You might hear oolong tea referred to as “semi-oxidized” loose leaf tea. Oolongs tend to be more oxidized than white teas, but less than black. The range is anywhere from 35% to 80% oxidation level.
How oolong tea tastes: Your cup of oolong will vary in flavour depending on the amount of oxidation. It may be sweet, creamy and soft (high mountain Taiwan), or roasty toasty (Chinese Wuyi).
Black teas go through a long manufacturing process. They are withered (dried) after plucking, which is an incredibly important step in creating a solid foundation for further processing. After withering, black teas are rolled to release enzymes from the leaf and then they are fully oxidized.
Some of the most famous black teas come from single regions and are named that way – Assam and Darjeeling in India and Keemun and Yunnan in China, for example. Of course, we commonly see black tea as blends such as English Breakfast and Afternoon blends. You might also see black tea as “broken leaf” and “full leaf”. Broken leaf teas allow for faster and fuller extraction and more caffeine, so you’ll see them more often in breakfast blends meant for the addition of milk and sugar.
How black tea tastes: Again, there’s a big variation in how black teas taste, but they are generally richer, stronger and darker than the previous teas, with a bit more caffeine. Chinese black teas tend to have smoky notes and sometimes some chocolate and sweetness. Indian teas can be heartier and bolder, with the exception of Darjeeling, which is lighter and refreshing. Best to get out there and just start comparing them!
There are two types of pu-erh tea: Sheng pu’er (“raw” or “green”), which is not oxidized. Shou pu’er (“cooked” or “black”), which is oxidized. Sheng pu-erh is the most prized. It is an investment – bought young and set aside to age. Shou pu-erh is less expensive, but still delicious, and the type that you would normally buy to drink right away. Like any other tea, there are varying quality levels. Pu-erh tea is the one type of loose leaf tea that is truly fermented. Microflora and bacterial activity takes place on the leaf, actually fermenting the tea.
How pu-erh tea tastes: Pu-erh teas are dark, earthy and hearty.
- A steeper cup, stainless steel infuser basket or biodegradable unbleached (brown) tea filters
- A perfect tea spoon
Repeat after me: “I will not buy a tea ball!”
How to Steep Loose Leaf Tea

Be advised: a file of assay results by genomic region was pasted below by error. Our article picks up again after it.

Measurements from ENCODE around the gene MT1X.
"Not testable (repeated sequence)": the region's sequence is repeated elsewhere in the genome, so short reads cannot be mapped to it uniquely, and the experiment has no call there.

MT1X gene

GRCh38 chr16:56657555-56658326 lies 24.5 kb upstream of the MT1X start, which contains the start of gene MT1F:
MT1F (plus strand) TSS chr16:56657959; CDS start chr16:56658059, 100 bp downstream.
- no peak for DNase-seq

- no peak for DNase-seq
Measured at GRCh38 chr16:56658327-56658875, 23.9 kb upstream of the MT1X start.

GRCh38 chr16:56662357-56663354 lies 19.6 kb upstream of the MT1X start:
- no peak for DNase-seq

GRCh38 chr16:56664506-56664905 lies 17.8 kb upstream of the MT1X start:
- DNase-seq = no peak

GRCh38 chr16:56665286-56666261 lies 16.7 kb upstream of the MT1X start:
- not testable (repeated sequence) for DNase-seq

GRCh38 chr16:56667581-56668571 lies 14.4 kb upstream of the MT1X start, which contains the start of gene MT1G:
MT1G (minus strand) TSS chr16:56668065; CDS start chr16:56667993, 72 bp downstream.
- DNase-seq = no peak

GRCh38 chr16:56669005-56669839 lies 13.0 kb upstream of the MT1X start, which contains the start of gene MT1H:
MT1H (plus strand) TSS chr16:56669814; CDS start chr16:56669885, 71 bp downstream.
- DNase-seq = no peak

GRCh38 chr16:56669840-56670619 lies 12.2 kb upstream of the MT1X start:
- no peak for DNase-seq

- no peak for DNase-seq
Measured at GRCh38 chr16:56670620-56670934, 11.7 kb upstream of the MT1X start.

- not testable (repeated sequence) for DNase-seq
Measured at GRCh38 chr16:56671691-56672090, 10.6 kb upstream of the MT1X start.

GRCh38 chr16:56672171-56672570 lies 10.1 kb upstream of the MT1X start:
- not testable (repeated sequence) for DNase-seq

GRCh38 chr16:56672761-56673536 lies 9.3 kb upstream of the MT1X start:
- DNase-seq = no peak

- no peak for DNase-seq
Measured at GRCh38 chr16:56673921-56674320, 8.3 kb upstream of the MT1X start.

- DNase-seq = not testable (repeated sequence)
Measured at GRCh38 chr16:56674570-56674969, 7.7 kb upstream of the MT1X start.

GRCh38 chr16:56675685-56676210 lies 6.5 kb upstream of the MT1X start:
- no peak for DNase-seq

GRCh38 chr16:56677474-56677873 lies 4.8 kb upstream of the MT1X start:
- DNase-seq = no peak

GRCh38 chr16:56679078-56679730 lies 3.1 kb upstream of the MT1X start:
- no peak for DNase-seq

Generally, use 1 tsp of tea per 8oz cup (250mL) of water. If the tea is quite bulky, like white teas, use 2 teaspoons.
Suggested Water Temperatures:
White or green teas, well below boiling (76° C – 85°C / 170° – 185° F).
Oolongs , below boiling (85°C – 98°C / 185° – 210° F).
Black teas, just off a full boil.
Pu-erhs, full rolling boil (100°C / 212° F).
Suggested Steeping Times:
White tea 3-5 minutes
Green tea 1-3 minutes
Oolong tea 3-5 minutes
Black tea 3-5 minutes
Pu-erh tea 2-5 minutes
Re-steeping your leaves:
Many teas can be infused a few times. This is especially true for oolongs and pu-erhs, but try it out with all your teas. With each subsequent steep of the same cup of leaves, lengthen the steeping time. What this means is, don’t throw away your loose leaf tea leaves after your first cup! Try steeping a second and a third infusion. More bang for your buck.
About Amoda Tea:
Amoda simplifies the way tea lovers discover, sample and shop the world’s best tasting teas. The owners of the company seek out the best independent tea shops across North America, and find the most exciting loose leaf tea to deliver right to your door. In one online destination, Amoda connects the tea lover, or tea newbie, with all of the best expressions of amazing, all-natural flavoured and pure teas. Amoda’s signature product is the Tea Tasting Box, a subscription box offering tea drinkers a way to sample and discover premium teas from small tea makers. The company also has their own line of pure matcha teas and smoothie blends. To learn more about Amoda Tea, visit www.amodatea.com or visit the company’s page on Facebook.
This is not a sponsored post, and I have not been paid to publish this article.
Tegan wrote this article upon my request, and was not compensated financially.
All images were provided by Tegan at Amoda Tea, and are published with permission.
This post contains Amazon affiliate links.
Updated Oct. 2017